For Cullman County governments, getting an accurate census count is imperative, as census numbers are used in determining grant eligibility, sales tax distribution, federal funding and elected representation.
Letters encouraging people to fill out their census forms went out March 12 and Cullman’s municipalities had a series of events planned to promote completing the form. The COVID-19 pandemic, however, brought those to an abrupt halt.
Now Cullman County cities, led by Cullman’s example, are trying to pull off a win-win by supporting local stores through the purchase of gift cards that they give away in drawings to people who have completed their census forms and by reaching people in other ways.
Paden Adams, a University of Alabama student studying communications, has been hired on a part-time basis by the city of Cullman to do the shopping for the gift cards and to help people fill out their census forms.
“From what we’ve seen, based on numbers, it’s been really successful so far,” she said. In the 2010 Census, the city had a completion rate between 63-65 percent. As of Wednesday morning, with several months left to go to get people counted, the city’s completion rate is 62 percent.
“We’ve already seen really great numbers and it’s early May,” said Adams. The Census Bureau has extended the deadline for completing the census count into the fall.
People are sharing the gift card drawings on social media — drawings are done several times a week and sometimes several times a day — and the businesses have also been supportive, she said.
“The businesses have been so kind. They’ve been really, really thrilled when I show up to purchase something from them.”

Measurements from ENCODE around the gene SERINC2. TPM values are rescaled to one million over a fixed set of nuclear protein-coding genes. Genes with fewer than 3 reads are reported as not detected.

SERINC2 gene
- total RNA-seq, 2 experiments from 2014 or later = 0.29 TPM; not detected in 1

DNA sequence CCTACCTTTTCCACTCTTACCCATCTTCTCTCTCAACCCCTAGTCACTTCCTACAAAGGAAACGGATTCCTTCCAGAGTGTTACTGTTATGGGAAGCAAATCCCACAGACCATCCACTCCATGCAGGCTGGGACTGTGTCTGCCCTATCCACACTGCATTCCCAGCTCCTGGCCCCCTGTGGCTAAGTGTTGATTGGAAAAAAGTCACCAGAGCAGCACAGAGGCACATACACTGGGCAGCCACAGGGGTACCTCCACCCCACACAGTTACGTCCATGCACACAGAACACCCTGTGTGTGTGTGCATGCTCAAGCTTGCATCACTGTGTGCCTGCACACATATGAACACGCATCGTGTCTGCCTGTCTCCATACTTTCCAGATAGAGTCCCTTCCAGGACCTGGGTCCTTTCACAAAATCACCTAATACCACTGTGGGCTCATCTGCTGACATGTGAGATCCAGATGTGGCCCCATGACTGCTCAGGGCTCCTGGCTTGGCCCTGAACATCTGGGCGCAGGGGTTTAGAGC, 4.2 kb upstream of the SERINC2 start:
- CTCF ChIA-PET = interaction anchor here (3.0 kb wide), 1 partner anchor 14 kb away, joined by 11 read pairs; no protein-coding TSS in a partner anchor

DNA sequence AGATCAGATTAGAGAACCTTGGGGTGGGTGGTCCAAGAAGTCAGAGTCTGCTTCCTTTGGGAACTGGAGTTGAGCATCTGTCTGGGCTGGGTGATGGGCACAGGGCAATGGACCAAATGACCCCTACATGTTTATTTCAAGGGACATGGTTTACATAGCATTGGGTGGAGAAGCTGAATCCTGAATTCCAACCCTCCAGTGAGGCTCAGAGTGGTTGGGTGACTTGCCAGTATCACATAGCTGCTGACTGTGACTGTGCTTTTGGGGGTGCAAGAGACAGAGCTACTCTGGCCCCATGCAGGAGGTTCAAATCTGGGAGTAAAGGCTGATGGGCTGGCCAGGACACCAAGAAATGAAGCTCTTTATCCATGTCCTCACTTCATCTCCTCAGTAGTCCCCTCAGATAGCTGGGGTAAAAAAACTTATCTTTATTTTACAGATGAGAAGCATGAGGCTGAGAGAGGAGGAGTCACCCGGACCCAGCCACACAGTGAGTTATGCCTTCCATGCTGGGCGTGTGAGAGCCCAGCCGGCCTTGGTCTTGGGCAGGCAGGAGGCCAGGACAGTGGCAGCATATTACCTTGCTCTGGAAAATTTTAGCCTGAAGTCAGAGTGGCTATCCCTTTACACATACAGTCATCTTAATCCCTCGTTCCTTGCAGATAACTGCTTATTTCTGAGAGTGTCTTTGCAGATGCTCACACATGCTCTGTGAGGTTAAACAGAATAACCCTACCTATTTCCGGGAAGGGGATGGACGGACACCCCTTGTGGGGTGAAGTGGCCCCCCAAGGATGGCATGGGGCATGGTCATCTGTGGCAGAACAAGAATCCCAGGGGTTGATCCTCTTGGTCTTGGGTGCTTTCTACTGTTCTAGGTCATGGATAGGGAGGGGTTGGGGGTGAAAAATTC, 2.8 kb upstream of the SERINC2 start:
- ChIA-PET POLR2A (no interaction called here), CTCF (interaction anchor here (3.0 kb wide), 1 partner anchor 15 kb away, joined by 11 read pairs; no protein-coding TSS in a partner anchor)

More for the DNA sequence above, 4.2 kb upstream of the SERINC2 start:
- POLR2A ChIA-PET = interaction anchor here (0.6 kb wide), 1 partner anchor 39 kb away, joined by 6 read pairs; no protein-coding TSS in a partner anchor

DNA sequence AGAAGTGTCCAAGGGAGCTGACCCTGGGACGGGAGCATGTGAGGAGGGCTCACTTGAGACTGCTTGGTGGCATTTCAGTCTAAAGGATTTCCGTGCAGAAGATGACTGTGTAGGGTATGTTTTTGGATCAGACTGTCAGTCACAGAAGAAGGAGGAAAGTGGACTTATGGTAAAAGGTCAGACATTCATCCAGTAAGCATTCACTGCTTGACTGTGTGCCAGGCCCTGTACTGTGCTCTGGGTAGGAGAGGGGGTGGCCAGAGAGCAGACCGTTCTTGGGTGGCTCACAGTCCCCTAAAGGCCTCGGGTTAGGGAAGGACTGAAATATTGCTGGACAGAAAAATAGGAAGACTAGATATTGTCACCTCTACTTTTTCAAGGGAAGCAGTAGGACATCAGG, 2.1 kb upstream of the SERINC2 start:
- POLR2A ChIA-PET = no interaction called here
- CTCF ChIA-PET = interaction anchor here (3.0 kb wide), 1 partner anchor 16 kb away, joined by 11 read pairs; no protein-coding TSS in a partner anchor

All the gift cards are from 50-60 locally owned businesses and restaurants and they vary in value. To enter the drawings, people can fill out a form on the city’s website. Only Cullman residents can participate in the Cullman drawing; however, Hanceville and Good Hope are also doing drawings for their residents.
In addition to working on the city’s Census Challenge, Adams is also available three days a week to help people who need assistance filling out the form.
For example, she received a call from an older resident who said he didn’t have a computer or internet access. “He had seen that he needed to do his census and he wanted to know how to do that,” she said.
Adams offered to fill out the form for him over the phone. “I was probably on the phone with him for about 5 minutes,” she said. “It was super simple.”
The city is also starting census drives in conjunction with local charities and larger businesses to get employees and customers to complete the census.
“We’ll have iPads and computers, there will probably be six of us out there or so, and we’ll ask people ‘do you have five minutes to complete your census? It’s really great for our city and our state. This is where all our federal funding comes from for roads and schools,’” she said. “Most people are very nice about it and responsive because they know the importance of it and want to do their civic duty.”
And while the COVID-19 pandemic has pushed the Census Bureau’s timeline to complete the decennial count until the end of October, Adams said in one way it’s helped. “It’s actually a great time to be doing this because no one is really in a rush right now to be anywhere,” she said.
People needing assistance with the census form can call Adams at 256-775-7235 or email email@example.com.
Editor Amy Henderson can be reached at 256-734-2131 ext. 216.